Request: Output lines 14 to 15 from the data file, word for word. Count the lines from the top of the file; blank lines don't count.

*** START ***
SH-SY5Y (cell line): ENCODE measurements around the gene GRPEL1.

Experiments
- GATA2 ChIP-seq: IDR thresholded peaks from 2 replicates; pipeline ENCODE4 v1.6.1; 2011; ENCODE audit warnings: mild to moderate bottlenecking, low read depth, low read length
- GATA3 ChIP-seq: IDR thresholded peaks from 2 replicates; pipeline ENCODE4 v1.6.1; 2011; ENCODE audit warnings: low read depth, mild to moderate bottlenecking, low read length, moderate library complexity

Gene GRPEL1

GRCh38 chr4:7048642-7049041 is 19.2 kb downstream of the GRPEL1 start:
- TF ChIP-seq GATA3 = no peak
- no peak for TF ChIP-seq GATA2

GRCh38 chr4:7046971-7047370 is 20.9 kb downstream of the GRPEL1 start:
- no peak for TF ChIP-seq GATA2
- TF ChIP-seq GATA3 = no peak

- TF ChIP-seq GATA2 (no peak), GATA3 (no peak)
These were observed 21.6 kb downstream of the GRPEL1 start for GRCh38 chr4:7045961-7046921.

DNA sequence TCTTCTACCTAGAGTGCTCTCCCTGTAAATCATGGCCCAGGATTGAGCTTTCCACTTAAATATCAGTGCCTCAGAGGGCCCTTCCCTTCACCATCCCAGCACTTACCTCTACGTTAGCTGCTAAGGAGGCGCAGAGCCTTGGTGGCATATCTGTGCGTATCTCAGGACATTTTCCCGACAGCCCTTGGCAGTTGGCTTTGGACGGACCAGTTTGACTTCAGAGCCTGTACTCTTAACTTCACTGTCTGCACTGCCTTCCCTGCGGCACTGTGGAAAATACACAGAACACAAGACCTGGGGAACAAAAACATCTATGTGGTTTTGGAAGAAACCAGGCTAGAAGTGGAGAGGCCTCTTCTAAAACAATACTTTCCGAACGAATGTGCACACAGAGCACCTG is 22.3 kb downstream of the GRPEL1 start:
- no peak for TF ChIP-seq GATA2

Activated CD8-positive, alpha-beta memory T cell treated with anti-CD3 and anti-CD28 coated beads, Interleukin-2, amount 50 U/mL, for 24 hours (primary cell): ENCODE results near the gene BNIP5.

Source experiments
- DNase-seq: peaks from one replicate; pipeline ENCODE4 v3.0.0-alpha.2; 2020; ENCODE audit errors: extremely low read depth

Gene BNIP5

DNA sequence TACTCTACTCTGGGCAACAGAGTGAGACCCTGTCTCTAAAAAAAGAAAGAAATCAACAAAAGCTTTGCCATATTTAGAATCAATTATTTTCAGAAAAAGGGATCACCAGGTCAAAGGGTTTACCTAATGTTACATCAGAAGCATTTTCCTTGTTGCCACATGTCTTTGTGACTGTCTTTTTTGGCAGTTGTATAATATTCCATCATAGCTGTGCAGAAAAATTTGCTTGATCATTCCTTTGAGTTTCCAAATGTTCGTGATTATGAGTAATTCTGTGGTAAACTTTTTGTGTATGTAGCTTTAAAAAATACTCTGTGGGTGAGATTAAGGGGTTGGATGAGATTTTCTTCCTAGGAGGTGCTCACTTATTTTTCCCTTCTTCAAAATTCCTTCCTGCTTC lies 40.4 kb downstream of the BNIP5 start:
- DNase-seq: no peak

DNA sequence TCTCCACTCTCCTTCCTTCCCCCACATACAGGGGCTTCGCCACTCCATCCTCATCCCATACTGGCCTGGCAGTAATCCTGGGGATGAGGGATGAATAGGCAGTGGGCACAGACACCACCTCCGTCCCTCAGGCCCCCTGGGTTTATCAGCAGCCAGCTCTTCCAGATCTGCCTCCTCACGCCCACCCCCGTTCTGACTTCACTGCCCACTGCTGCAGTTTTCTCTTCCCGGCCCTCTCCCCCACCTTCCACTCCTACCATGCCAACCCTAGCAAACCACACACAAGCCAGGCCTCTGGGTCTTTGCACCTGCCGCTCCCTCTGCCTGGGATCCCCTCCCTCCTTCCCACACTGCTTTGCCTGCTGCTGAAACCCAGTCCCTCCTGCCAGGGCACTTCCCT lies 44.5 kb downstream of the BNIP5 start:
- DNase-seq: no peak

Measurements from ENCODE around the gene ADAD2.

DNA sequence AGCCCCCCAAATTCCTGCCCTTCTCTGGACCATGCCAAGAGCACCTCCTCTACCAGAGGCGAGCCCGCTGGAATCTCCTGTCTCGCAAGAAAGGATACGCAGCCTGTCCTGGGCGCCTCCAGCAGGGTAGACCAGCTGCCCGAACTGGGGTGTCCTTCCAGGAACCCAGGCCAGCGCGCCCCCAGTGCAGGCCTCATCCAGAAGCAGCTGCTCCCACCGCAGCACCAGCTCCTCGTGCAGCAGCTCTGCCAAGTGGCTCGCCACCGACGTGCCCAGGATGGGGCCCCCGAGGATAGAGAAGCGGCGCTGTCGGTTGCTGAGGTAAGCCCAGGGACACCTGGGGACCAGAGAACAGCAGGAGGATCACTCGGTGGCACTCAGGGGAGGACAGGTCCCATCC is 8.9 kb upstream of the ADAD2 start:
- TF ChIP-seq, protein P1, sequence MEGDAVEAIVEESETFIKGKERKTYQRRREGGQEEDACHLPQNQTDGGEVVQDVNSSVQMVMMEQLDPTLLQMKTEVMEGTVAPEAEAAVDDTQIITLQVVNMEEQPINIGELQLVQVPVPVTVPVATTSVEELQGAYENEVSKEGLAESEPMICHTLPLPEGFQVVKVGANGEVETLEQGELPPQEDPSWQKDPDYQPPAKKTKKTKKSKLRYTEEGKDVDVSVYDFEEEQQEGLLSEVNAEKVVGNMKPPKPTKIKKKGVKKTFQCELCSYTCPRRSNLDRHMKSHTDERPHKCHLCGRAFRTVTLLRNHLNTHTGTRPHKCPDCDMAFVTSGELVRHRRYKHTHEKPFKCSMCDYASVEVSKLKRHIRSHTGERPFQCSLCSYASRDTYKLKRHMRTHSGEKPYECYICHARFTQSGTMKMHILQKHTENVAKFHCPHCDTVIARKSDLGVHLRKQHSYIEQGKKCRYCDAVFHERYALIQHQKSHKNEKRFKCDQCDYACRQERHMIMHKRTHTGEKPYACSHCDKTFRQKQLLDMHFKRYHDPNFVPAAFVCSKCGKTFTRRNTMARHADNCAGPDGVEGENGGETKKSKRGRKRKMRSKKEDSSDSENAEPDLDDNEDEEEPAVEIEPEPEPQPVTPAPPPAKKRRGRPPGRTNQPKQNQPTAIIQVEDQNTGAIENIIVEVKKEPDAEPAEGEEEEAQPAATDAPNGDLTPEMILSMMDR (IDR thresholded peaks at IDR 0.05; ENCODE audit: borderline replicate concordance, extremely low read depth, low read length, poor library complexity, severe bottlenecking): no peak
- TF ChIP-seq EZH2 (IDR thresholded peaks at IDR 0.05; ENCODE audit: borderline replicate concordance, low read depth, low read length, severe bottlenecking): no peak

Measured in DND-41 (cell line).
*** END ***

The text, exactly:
DNA sequence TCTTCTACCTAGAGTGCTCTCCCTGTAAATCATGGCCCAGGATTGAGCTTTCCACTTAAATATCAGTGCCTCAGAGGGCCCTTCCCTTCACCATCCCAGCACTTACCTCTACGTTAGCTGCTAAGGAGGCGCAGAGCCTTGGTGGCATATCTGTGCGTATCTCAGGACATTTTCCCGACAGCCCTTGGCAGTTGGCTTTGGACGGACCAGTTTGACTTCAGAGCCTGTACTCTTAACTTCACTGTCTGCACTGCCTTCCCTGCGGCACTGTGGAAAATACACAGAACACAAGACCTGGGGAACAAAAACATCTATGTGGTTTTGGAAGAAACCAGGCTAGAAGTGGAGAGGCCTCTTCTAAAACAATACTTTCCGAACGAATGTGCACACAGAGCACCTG is 22.3 kb downstream of the GRPEL1 start:
- no peak for TF ChIP-seq GATA2